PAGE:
Vitamin D is created from direct sunlight on the skin when outdoors. From about late March/early April to the end of September, most people should be able to get all the vitamin D they need from sunlight. Some people are at risk of running a vitamin D deficiency, however. While it is well understood that a lack of the vitamin can cause bone problems, it may come as a surprise that it can impact the body in another way too.
One study, published in the Journal of Inflammation, has found that vitamin D deficiency is associated with inflammation, a negative response of the immune system, in healthy women.
Increased concentrations of serum TNF-α, an inflammatory marker, were found in women who had insufficient vitamin D levels.
This study is the first to find an inverse relationship between vitamin D levels and concentrations of TNF-α in a healthy, non-diseased population.
This may explain the vitamin’s role in the prevention and treatment of inflammatory diseases, including heart disease, multiple sclerosis and rheumatoid arthritis.
As medical website LiveStrong explains, inflammation is an immune system response that can trigger fluid buildup and swelling.
Low vitamin D levels negatively impact inflammation and immune response
Catherine Peterson, assistant professor
“The findings reveal that low vitamin D levels negatively impact inflammation and immune response, even in healthy women,” said Catherine Peterson, assistant professor in the MU College of Human Environmental Sciences.
Adding: “Increased inflammation normally is found in people with obesity or chronic diseases; a small decrease in vitamin D levels may aggravate symptoms in people who are sick.”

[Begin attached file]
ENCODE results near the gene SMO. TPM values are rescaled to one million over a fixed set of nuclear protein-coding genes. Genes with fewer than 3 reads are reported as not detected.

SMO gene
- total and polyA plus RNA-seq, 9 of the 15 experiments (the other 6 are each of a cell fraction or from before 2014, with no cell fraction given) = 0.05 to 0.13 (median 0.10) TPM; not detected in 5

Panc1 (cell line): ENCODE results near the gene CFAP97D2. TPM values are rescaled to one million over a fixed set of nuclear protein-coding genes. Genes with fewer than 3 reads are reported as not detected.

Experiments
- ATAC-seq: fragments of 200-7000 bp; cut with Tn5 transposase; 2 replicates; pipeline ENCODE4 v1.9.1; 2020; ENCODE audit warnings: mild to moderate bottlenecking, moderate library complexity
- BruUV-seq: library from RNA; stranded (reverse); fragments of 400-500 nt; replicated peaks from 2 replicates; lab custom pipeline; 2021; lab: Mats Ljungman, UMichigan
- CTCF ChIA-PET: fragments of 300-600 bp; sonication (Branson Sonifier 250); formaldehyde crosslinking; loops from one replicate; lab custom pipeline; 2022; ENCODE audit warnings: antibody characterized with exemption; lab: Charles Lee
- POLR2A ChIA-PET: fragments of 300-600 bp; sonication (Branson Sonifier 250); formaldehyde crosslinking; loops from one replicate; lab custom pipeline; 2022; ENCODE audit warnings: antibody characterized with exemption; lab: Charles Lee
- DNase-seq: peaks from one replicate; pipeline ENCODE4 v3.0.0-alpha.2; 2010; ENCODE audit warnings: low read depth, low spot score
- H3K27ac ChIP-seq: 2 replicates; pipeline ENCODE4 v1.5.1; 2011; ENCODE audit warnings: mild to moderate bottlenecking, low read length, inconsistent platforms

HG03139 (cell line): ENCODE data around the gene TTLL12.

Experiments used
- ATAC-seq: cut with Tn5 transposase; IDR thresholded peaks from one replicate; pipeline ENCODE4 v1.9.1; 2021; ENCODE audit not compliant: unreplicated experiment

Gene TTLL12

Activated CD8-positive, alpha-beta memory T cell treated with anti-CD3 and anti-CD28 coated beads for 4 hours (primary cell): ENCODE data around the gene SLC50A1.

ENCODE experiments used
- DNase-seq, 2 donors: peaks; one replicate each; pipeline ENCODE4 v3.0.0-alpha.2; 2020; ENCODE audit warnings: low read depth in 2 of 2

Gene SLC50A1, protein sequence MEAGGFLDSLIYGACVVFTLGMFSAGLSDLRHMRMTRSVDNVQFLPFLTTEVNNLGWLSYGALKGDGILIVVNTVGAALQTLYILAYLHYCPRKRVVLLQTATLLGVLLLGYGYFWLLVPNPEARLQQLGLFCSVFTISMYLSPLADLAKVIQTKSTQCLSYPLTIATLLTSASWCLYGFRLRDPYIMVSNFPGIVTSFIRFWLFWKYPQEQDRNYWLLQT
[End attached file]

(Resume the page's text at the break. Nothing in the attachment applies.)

People may also experience a sign in their hair.
Who is at risk of a vitamin D deficiency?
Some people won’t get enough vitamin D from sunlight because they have very little or no sunshine exposure throughout the year.
The Department of Health recommends that a person takes a daily supplement containing 10 micrograms of vitamin D throughout the year if they:
If a person has dark skin – for example if they have an African, African-Caribbean or south Asian background – they may also not get enough vitamin D from sunlight, advised the NHS.
People who fit this profile should consider taking a daily supplement containing 10 micrograms of vitamin D throughout the year, the health site added.
Vitamin D is also found in a small number of foods.
Fortified foods – such as most fat spreads and some breakfast cereals
As the NHS noted, vitamin D can also be topped up with dietary supplements. The health site warns against exceeded the recommended dosage, however: “Taking too many vitamin D supplements over a long period of time can cause too much calcium to build up in the body (hypercalcaemia). This can weaken the bones and damage the kidneys and the heart.”
If a person chooses to take vitamin D supplements, 10 micrograms a day will be enough for most people, noted the health site.
Exceeding 100 micrograms of vitamin D a day could be harmful, it added.
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